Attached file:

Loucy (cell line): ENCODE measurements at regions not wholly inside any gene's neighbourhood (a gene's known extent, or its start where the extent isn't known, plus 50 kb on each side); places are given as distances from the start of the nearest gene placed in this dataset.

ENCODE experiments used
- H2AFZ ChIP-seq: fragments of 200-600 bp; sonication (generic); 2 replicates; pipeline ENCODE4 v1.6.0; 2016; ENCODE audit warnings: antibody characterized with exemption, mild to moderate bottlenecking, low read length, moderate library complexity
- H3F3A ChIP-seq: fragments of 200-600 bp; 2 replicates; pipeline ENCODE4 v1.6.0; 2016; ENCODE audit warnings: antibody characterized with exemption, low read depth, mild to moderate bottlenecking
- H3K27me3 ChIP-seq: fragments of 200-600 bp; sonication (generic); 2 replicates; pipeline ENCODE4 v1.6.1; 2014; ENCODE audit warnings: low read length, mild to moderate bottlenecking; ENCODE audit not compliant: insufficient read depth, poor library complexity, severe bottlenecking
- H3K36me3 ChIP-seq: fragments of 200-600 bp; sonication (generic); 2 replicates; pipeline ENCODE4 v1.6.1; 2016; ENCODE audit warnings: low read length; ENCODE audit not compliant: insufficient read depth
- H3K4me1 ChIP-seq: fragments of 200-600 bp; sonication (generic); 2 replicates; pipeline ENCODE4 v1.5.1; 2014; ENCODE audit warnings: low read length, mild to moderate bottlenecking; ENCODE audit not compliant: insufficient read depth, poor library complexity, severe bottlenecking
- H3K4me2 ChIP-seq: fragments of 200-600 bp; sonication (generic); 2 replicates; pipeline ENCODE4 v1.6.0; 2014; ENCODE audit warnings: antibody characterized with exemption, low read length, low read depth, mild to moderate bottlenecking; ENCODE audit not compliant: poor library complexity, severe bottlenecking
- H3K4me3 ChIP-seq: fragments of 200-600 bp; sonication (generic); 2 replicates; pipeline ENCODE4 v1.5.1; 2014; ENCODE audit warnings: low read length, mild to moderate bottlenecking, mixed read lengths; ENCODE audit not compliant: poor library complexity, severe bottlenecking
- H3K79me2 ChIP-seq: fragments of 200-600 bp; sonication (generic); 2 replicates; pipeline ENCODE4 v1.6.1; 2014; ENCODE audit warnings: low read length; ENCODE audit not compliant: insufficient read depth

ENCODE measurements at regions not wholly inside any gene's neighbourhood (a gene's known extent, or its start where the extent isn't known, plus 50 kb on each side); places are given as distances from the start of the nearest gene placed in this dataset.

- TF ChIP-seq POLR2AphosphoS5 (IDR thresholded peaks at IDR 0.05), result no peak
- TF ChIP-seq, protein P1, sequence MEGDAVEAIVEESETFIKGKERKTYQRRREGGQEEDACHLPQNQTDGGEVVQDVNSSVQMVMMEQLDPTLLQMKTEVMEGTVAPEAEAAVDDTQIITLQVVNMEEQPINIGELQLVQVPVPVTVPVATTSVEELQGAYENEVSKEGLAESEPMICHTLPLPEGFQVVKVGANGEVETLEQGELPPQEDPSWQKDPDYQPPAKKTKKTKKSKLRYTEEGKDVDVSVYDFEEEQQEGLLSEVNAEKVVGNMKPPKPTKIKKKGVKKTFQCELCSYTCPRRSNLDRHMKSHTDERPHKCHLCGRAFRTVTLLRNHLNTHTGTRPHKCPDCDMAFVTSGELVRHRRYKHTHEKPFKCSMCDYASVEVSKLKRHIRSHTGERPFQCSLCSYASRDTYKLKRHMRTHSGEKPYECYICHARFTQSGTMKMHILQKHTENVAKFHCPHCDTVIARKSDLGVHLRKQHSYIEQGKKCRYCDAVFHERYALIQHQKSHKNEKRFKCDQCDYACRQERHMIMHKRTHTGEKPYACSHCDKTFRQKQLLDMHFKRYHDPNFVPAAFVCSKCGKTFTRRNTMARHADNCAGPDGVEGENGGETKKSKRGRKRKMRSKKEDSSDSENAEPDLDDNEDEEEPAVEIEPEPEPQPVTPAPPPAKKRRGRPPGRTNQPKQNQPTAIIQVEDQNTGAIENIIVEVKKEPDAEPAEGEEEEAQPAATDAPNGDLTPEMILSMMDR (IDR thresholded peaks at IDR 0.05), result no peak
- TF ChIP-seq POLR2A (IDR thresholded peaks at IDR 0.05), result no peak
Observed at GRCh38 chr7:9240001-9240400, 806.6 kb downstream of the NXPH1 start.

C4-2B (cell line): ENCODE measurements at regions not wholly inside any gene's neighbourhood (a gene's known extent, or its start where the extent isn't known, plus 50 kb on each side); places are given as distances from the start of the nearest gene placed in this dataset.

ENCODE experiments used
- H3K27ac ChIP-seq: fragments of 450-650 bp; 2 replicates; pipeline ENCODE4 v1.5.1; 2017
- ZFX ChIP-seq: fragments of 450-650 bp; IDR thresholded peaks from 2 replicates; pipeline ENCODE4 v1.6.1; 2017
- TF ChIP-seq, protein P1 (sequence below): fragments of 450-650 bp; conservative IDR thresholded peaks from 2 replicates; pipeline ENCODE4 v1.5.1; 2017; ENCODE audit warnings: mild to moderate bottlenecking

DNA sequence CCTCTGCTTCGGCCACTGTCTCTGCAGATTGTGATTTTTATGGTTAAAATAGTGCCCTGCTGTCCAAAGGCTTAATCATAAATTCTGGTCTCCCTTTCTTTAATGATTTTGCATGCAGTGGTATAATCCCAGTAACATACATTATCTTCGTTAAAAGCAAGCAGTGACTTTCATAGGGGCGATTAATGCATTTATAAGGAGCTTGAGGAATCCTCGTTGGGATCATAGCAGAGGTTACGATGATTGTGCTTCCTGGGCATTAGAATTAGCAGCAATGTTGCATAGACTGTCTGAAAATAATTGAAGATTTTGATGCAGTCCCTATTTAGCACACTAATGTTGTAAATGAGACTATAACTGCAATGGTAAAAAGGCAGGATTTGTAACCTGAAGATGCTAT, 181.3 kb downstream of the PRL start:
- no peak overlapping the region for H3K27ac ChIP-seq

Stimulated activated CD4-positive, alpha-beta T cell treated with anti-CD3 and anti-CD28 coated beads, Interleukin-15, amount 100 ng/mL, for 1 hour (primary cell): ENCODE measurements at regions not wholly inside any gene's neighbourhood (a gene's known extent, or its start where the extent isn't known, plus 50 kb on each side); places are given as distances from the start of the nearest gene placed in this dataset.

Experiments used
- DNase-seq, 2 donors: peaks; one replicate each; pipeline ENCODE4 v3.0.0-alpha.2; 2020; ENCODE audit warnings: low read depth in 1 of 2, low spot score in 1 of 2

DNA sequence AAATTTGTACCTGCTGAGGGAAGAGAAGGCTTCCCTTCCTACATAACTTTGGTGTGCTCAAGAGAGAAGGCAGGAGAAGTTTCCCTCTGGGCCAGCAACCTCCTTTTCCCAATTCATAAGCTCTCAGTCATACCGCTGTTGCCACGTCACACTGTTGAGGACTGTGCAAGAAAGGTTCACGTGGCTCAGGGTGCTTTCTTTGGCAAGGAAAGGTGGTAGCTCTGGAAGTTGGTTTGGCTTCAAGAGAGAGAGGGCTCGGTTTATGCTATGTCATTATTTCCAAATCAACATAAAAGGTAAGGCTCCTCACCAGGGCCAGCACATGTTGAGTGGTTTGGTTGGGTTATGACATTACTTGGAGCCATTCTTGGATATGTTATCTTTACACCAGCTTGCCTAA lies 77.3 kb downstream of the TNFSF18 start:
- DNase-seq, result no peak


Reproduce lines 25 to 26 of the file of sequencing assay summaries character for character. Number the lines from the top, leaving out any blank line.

- DNase-seq, 2 donors: peaks; one replicate each; pipeline ENCODE4 v3.0.0-alpha.2; 2020; ENCODE audit warnings: low read depth in 1 of 2, low spot score in 1 of 2

DNA sequence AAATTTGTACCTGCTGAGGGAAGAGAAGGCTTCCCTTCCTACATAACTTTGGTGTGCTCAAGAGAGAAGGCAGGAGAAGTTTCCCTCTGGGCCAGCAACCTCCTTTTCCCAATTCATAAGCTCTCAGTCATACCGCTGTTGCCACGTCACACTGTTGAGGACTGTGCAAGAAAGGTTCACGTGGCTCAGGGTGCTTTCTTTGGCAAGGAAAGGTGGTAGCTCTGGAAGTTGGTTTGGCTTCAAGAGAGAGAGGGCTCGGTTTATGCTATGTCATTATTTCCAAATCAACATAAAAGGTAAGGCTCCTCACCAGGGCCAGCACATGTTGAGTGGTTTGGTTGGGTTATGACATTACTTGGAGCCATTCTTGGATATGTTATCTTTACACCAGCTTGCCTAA lies 77.3 kb downstream of the TNFSF18 start: